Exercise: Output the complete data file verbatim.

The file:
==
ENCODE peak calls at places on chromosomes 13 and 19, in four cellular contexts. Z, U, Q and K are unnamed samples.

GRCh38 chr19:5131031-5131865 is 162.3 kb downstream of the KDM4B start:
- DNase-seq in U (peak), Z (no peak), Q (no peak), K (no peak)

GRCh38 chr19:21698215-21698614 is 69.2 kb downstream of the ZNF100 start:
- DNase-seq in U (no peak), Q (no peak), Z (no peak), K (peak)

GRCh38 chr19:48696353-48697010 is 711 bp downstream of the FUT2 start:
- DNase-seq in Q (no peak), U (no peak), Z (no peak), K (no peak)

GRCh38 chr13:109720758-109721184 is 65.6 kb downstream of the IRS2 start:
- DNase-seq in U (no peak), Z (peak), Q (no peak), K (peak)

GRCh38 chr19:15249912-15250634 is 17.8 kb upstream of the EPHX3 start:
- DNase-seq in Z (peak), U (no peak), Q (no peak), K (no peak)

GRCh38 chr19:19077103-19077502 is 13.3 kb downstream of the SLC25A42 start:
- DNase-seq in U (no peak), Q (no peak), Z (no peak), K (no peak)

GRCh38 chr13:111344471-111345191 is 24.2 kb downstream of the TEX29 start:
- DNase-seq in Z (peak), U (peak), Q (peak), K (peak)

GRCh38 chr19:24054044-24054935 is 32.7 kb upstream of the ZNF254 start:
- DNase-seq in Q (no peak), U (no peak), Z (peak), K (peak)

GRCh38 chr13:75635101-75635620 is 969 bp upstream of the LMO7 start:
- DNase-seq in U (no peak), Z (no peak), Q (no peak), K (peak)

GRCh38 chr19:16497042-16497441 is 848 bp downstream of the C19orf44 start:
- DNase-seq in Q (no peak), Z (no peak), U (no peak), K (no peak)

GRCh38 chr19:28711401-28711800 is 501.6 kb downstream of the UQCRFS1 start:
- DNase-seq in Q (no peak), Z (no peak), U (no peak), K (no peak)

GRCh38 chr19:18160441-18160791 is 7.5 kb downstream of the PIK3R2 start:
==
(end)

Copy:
ENCODE peak calls at places on chromosomes 13 and 19, in four cellular contexts. Z, U, Q and K are unnamed samples.

GRCh38 chr19:5131031-5131865 is 162.3 kb downstream of the KDM4B start:
- DNase-seq in U (peak), Z (no peak), Q (no peak), K (no peak)

GRCh38 chr19:21698215-21698614 is 69.2 kb downstream of the ZNF100 start:
- DNase-seq in U (no peak), Q (no peak), Z (no peak), K (peak)

GRCh38 chr19:48696353-48697010 is 711 bp downstream of the FUT2 start:
- DNase-seq in Q (no peak), U (no peak), Z (no peak), K (no peak)

GRCh38 chr13:109720758-109721184 is 65.6 kb downstream of the IRS2 start:
- DNase-seq in U (no peak), Z (peak), Q (no peak), K (peak)

GRCh38 chr19:15249912-15250634 is 17.8 kb upstream of the EPHX3 start:
- DNase-seq in Z (peak), U (no peak), Q (no peak), K (no peak)

GRCh38 chr19:19077103-19077502 is 13.3 kb downstream of the SLC25A42 start:
- DNase-seq in U (no peak), Q (no peak), Z (no peak), K (no peak)

GRCh38 chr13:111344471-111345191 is 24.2 kb downstream of the TEX29 start:
- DNase-seq in Z (peak), U (peak), Q (peak), K (peak)

GRCh38 chr19:24054044-24054935 is 32.7 kb upstream of the ZNF254 start:
- DNase-seq in Q (no peak), U (no peak), Z (peak), K (peak)

GRCh38 chr13:75635101-75635620 is 969 bp upstream of the LMO7 start:
- DNase-seq in U (no peak), Z (no peak), Q (no peak), K (peak)

GRCh38 chr19:16497042-16497441 is 848 bp downstream of the C19orf44 start:
- DNase-seq in Q (no peak), Z (no peak), U (no peak), K (no peak)

GRCh38 chr19:28711401-28711800 is 501.6 kb downstream of the UQCRFS1 start:
- DNase-seq in Q (no peak), Z (no peak), U (no peak), K (no peak)

GRCh38 chr19:18160441-18160791 is 7.5 kb downstream of the PIK3R2 start: